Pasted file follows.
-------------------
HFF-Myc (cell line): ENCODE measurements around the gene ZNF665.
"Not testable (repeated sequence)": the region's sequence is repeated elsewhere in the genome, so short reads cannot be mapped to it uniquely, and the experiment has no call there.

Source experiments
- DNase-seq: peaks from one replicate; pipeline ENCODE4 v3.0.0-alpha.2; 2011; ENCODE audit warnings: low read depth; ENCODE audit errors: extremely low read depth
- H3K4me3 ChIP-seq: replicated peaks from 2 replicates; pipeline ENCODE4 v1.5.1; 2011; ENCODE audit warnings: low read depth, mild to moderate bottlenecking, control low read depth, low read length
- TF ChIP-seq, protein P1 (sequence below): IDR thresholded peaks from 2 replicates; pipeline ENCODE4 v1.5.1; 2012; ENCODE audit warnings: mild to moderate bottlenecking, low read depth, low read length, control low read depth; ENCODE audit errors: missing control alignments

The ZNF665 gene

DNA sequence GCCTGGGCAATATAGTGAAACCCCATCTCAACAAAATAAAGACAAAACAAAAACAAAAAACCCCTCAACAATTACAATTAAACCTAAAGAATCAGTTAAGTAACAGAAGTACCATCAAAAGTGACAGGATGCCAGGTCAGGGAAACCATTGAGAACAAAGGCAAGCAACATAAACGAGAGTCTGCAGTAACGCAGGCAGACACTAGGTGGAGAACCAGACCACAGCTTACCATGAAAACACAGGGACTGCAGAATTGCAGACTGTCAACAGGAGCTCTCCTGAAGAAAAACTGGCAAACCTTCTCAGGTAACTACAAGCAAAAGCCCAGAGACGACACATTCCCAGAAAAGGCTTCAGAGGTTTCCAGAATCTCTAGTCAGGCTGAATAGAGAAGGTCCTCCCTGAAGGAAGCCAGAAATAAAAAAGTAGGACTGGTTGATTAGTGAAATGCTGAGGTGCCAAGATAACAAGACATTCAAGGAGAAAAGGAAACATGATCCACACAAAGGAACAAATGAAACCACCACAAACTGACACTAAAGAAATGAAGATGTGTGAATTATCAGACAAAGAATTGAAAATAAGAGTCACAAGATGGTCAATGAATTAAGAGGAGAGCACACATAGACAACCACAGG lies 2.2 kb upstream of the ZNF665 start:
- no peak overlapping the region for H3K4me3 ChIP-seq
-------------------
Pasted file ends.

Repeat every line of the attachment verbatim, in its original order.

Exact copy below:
HFF-Myc (cell line): ENCODE measurements around the gene ZNF665.
"Not testable (repeated sequence)": the region's sequence is repeated elsewhere in the genome, so short reads cannot be mapped to it uniquely, and the experiment has no call there.

Source experiments
- DNase-seq: peaks from one replicate; pipeline ENCODE4 v3.0.0-alpha.2; 2011; ENCODE audit warnings: low read depth; ENCODE audit errors: extremely low read depth
- H3K4me3 ChIP-seq: replicated peaks from 2 replicates; pipeline ENCODE4 v1.5.1; 2011; ENCODE audit warnings: low read depth, mild to moderate bottlenecking, control low read depth, low read length
- TF ChIP-seq, protein P1 (sequence below): IDR thresholded peaks from 2 replicates; pipeline ENCODE4 v1.5.1; 2012; ENCODE audit warnings: mild to moderate bottlenecking, low read depth, low read length, control low read depth; ENCODE audit errors: missing control alignments

The ZNF665 gene

DNA sequence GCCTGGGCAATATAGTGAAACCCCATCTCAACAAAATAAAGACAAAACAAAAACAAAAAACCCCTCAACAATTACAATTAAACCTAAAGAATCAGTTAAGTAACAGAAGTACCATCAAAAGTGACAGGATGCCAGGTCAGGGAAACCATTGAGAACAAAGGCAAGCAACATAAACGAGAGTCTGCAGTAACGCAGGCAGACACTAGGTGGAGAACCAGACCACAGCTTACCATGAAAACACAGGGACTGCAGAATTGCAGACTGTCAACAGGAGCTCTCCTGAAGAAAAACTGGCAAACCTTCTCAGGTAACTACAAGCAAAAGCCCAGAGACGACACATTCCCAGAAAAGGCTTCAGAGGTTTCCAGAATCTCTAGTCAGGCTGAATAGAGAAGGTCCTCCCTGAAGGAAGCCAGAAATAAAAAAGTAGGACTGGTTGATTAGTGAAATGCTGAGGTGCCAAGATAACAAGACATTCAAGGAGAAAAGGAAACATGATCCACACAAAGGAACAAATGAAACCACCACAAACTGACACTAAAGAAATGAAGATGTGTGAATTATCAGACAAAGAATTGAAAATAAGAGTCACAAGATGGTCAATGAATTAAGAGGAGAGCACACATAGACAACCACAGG lies 2.2 kb upstream of the ZNF665 start:
- no peak overlapping the region for H3K4me3 ChIP-seq